Tuesday, February 9, 2016

Trout Fisherman in Hell

Came across an excellent section in Chris Brady's book PAiLS. It was a great reminder for me and very encouraging. Enjoy!

God Bless,
Jason Jasper

Trout Fisherman in Hell

There's an old story about a fisherman who believes he has died and gone to heaven as he catches one perfect two-pound trout after another. As he sets his fly am hooks into yet one more, he can't fathom his good fortune. The sky is blue, the weather ideal, the fish are biting like never before, and everything is absolutely perfect. It is not long, however, before the realization dawns on him but he is not in heaven at all. Instead, as the boredom and pointlessness settle in on him, he realizes he's actually in hell.
It's hard to describe just how hard this little parable hit me the first time I read it. I was blown away by the concept that if everything little thing were absolutely perfect, the overall situation would not be. In one moment, this realization erased all my whiny complaints about how difficult and elusive success seems to be. The trout fisherman in hell story is so extreme, so seemingly ridiculous, that we are confronted with a strange and puzzling fact: We may hate opposition and struggle, but they are critical for our mental health. Without the struggle, we would feel no joy and victory at all.
How can this be? How can it be true that we are actually happier and more fulfilled when overcoming opposition then when everything is easy and simply rolling our way? It is because of the way we were made. Without a battle to win and an enemy to vanquish, the value of the warrior goes to zero. In the famous words of Thomas Paine, "what we obtain too cheaply we esteem too lightly." In other words, if we don't earn it, we can't enjoy it.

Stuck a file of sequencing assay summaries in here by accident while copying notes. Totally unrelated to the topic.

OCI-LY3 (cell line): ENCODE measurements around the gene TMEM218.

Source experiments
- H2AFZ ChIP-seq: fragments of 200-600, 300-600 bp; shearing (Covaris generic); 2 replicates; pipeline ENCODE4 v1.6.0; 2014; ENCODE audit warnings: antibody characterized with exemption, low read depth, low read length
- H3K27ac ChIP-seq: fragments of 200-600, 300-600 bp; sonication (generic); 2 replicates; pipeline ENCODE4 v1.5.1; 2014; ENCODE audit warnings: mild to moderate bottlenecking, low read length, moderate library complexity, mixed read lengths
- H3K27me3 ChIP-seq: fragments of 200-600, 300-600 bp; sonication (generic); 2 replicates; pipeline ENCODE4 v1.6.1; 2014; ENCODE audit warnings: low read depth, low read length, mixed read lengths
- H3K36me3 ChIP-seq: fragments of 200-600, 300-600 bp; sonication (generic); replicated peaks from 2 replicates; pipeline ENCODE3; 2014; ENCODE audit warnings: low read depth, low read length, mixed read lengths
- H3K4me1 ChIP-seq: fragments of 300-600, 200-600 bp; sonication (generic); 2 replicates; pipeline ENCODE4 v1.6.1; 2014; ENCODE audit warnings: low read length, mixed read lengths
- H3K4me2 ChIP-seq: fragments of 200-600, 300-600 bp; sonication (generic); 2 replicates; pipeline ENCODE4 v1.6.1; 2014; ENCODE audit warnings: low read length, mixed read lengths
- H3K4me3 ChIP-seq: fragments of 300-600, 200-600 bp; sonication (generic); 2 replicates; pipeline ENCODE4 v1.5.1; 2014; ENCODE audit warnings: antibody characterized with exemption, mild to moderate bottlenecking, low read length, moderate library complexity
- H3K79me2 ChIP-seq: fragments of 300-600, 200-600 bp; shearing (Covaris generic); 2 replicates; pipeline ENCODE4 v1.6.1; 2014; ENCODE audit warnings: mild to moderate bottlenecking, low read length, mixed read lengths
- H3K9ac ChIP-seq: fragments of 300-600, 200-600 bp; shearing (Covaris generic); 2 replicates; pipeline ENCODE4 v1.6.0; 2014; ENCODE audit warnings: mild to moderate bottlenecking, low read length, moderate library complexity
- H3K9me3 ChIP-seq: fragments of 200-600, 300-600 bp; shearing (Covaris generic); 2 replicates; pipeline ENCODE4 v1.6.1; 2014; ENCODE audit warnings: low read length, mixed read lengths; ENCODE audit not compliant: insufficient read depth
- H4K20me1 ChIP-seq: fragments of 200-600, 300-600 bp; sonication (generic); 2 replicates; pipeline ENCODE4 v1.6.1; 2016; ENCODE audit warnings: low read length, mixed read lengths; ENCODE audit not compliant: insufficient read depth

This is profound, and it ought to provide a telling answer against all those dismal statistics above. If we consider only statistics and the "odds of success," most of us would never get out of bed in the morning, much less find a way to force ourselves to study for that upcoming calculus exam or go after that higher level certification for our job. You see, it doesn't matter how difficult successes or what the odds are of making it. What matters is our struggle against the opposition, the force of our will against the force of everything that would try and stop us.
Not only does it for Phil us to have something against which to push, but the process also makes us better. It is the resistive wait that builds the muscles. So ultimately, it doesn't matter whether success is hard. What matters is simply that we pursue it anyway.

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